SIR JAMES MACKINTOSH. 523
the best means of amending the criminal law a code which he had always thought much too sanguinary, and, therefore, but ill adapted for the ends to which all laws ought to be directed. He thought with Goldsmith, that " a man might see his last crime without dying for it ; and that very little blood would serve to cement our security."
His speeches on this subject are full of the most enlightened and statesmanlike views, and combine, in a wonderful degree, all the beauties of eloquence with profound reasoning, and just and noble sentiment So beautiful, indeed, are his orations on this subject, and so powerful the arguments which form their frame-work, that it excites a feeling of surprise in the reader to find, that they did not instantly accomplish the object for whose attainment they were con- structed. They appear irresistible, and seem to comprehend every argument on the point at issue which human ingenuity could devise. As chairman of a committee of the house of commons, on the criminal law, in 1819, Sir James Mackintosh introduced six bills in the course of May, 1820. But three only of these were at the time persisted in, and in the commutation of punishment bill, seven of the eleven offences which it was intended to commute, were ex- punged in the house of lords, four only being suffered to remain.
Sir James Mackintosh, as already noticed, was in politics a whig, and all his votes and speeches in parliament were in favour of the opinions and sentiments of that party ; but he was, perhaps, one of the most moderate and tolerant poli- ticians that ever existed, as the natural mildness and benevolence of his disposi- tion never failed to mingle largely in whatever character he assumed, whether author, statesman, or judge. In all he was the same amiable, forbearing, and conciliating.
One of Sir James's last speeches in parliament, was on the bill relating to anatomical dissections, in which he strenuously advocated the propriety, nay, necessity of affording to the profession every facility for obtaining subjects for the dissecting table. His speech, on this occasion, was remarkable for all that elegance of diction, and cogency of argument which distinguished his rheto- rical effusions; and indicated, besides, a love of science on the part of the speaker, and a zeal for the welfare of mankind, worthy of a great statesman and of a great philanthropist.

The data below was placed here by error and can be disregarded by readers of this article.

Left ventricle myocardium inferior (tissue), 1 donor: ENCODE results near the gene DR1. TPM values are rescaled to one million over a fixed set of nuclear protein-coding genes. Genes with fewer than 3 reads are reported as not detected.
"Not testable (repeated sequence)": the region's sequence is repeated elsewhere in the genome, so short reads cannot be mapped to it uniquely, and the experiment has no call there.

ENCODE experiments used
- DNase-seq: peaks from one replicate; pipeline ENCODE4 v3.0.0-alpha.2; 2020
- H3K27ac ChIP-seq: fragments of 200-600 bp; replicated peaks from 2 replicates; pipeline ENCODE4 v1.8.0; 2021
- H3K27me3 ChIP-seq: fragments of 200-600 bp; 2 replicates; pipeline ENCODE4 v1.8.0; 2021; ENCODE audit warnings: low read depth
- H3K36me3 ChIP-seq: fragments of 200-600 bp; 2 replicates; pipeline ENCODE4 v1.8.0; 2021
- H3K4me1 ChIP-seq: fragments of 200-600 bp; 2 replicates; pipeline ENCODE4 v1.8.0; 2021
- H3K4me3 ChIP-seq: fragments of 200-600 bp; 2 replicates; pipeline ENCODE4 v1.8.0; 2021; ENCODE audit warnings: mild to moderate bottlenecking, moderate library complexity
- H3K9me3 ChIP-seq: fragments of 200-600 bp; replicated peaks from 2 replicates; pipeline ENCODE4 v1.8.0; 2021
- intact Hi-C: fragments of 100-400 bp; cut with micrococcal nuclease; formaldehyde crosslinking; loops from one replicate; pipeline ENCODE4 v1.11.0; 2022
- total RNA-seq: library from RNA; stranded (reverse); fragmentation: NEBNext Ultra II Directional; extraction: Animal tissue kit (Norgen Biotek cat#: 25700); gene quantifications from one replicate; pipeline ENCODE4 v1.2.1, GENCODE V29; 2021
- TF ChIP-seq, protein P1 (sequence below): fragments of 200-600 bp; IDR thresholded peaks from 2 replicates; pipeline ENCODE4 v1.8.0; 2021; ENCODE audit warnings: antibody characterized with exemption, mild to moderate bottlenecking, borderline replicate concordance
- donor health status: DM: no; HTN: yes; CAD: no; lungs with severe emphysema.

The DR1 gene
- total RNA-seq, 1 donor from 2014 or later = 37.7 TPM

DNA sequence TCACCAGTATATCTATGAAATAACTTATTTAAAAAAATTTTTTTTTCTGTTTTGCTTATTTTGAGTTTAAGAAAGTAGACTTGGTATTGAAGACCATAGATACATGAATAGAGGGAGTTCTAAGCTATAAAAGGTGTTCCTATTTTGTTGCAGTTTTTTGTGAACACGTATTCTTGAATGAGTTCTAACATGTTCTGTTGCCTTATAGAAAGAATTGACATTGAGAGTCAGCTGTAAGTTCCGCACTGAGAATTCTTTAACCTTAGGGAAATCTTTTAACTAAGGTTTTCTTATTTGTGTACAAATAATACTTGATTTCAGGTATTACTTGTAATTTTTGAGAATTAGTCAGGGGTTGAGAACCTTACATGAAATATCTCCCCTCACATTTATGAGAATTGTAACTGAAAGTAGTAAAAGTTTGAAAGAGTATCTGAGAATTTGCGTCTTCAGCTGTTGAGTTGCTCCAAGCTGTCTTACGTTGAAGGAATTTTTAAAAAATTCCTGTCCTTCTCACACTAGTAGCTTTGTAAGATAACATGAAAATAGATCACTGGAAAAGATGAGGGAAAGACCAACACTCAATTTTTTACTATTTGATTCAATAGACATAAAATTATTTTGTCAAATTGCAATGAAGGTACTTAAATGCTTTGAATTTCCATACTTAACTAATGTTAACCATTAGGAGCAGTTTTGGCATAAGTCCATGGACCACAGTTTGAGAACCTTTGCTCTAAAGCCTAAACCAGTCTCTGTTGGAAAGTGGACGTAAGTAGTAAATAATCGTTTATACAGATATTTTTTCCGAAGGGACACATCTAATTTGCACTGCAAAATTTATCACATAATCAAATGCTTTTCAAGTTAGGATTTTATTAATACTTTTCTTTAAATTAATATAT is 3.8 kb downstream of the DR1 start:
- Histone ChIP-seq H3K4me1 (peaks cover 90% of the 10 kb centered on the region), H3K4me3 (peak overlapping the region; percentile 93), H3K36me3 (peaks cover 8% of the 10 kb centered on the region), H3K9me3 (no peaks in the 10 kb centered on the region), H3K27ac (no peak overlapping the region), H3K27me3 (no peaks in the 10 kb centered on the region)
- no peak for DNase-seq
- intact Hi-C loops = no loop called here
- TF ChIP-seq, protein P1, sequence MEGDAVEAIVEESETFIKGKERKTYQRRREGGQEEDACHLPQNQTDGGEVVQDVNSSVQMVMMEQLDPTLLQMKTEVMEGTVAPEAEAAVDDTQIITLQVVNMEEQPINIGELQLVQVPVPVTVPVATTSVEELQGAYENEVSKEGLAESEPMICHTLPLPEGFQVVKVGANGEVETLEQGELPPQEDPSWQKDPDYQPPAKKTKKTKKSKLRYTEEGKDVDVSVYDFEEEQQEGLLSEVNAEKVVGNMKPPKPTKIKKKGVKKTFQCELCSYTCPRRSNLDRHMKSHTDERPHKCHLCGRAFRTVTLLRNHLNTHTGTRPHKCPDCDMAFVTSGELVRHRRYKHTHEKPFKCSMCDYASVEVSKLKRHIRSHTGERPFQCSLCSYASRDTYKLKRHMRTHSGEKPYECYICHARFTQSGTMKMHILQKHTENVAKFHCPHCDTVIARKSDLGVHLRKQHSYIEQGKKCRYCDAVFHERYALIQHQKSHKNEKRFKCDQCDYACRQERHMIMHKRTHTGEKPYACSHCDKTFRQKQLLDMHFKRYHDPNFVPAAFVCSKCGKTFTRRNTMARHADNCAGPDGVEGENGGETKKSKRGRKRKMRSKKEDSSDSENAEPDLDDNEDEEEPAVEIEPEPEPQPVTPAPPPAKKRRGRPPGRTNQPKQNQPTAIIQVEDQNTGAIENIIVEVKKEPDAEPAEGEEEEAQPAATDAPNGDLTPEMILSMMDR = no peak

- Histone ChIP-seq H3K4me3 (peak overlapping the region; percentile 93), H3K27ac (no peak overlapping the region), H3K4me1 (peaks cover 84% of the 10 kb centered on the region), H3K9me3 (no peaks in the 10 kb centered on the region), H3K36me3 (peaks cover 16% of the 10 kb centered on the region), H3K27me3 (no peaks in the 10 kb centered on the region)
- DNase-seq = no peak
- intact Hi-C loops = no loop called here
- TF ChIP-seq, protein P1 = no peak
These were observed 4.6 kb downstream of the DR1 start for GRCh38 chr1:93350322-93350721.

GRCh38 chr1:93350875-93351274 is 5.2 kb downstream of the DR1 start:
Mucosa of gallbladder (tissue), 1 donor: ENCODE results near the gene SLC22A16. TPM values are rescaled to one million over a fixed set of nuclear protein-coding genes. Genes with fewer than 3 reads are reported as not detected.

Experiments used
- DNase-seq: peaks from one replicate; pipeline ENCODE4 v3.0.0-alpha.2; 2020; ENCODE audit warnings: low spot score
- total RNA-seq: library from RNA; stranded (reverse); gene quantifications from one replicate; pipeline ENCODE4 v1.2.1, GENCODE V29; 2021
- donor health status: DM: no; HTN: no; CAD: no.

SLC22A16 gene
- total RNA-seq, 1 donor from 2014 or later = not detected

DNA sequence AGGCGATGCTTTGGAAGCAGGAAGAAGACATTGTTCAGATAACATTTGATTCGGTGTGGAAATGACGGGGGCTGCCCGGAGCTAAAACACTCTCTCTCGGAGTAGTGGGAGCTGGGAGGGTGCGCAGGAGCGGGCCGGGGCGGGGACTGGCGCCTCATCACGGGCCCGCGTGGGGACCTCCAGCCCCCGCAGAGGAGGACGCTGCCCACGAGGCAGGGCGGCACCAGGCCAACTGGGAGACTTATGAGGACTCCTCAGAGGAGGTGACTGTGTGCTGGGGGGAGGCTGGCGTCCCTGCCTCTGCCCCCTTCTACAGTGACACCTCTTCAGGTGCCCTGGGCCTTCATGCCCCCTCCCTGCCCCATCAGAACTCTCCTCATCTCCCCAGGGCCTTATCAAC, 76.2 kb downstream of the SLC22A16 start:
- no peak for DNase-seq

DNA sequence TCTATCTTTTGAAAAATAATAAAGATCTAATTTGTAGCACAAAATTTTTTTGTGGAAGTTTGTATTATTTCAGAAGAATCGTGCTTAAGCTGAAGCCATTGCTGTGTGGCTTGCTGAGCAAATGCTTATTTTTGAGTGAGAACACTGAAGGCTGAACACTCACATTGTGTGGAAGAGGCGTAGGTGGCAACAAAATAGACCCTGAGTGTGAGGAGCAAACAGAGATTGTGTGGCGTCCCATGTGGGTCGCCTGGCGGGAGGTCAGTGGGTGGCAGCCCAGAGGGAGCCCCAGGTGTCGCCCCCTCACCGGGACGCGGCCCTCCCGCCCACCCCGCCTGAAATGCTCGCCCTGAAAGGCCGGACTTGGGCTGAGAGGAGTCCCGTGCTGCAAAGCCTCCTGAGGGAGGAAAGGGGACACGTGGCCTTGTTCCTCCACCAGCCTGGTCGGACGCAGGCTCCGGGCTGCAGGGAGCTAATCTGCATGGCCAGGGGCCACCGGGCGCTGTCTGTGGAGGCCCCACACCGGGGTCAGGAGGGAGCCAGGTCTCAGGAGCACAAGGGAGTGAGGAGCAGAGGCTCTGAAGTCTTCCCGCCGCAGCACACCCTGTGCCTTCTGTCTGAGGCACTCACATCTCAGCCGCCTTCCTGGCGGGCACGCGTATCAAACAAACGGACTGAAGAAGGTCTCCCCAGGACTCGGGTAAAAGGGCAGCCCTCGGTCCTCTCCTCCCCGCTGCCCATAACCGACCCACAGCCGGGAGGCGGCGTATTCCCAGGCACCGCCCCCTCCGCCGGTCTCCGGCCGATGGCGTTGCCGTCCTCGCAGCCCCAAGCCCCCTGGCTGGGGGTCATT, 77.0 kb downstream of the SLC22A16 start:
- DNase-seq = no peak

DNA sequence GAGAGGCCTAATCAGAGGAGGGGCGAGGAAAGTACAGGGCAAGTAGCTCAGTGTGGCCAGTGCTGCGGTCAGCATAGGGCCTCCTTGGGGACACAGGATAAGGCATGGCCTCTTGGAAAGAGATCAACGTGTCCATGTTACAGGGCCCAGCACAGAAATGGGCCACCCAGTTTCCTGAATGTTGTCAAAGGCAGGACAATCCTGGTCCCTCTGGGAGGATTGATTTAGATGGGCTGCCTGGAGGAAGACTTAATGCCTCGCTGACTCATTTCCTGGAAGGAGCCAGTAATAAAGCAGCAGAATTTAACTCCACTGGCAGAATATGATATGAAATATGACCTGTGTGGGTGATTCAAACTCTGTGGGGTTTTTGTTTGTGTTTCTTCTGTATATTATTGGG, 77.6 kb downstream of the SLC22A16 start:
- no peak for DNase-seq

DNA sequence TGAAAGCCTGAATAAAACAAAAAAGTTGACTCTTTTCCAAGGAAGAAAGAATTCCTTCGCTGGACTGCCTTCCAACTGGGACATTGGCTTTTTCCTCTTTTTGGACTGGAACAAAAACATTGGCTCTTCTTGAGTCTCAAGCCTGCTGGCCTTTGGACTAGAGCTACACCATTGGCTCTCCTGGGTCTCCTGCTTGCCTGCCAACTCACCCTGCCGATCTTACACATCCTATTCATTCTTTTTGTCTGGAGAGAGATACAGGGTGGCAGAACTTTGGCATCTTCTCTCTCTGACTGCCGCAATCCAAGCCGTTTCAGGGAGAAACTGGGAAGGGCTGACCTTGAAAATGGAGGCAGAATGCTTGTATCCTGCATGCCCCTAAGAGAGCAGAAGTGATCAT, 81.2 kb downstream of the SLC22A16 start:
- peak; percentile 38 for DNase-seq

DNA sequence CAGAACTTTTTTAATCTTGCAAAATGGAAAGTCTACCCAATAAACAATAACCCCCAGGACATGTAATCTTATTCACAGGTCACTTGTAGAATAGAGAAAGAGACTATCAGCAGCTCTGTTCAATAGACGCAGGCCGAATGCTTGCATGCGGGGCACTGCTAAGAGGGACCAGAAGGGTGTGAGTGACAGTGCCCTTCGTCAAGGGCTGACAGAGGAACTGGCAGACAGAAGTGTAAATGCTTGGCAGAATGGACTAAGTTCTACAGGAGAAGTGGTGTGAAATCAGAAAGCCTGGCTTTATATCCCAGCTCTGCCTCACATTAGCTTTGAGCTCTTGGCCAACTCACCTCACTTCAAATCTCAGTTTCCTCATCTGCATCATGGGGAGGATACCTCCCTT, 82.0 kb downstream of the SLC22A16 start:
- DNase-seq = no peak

Great as Sir James Mackintosh certainly was as an orator, he was yet greater as an author, and the fame which he derives from the latter character, stands on still higher and firmer ground than that on which the former is rested. The Vindiciae Gallicse, published when the author was only in the twenty-sixth year of his age, is an eloquent and powerful political treatise. On all the grand points on which he meets Mr Burke the expediency and necessity of a revolution in France the character of the national assembly the popular excesses which at- tended the revolution, &c. it may be safely assumed, that he obtains the mas- tery in truth and cogency of argument. It ought to be remembered, that the French Revolution had not, at this time, put on its worst aspect. The great change which had taken place, promised to regenerate France, and to renovate civil society ; and Sir James Mackintosh, like his master Fox, in his exultation at the dawn of so bright a prospect, could not foresee that it would terminate in bloodshed and tyranny.
Both works are written in a style too ornate and artificial. The rich and fertile genius of Burke, and his vast and multifarious stores of learning, crowd- ed his pages with illustrations from all sources from history, philosophy, and poetry and he was not over-solicitous as to their being apposite and correct. On the other hand, Sir James Mackintosh, fresh from his books and burning with zeal, was also ambitious of display, and chastity and purity of diction were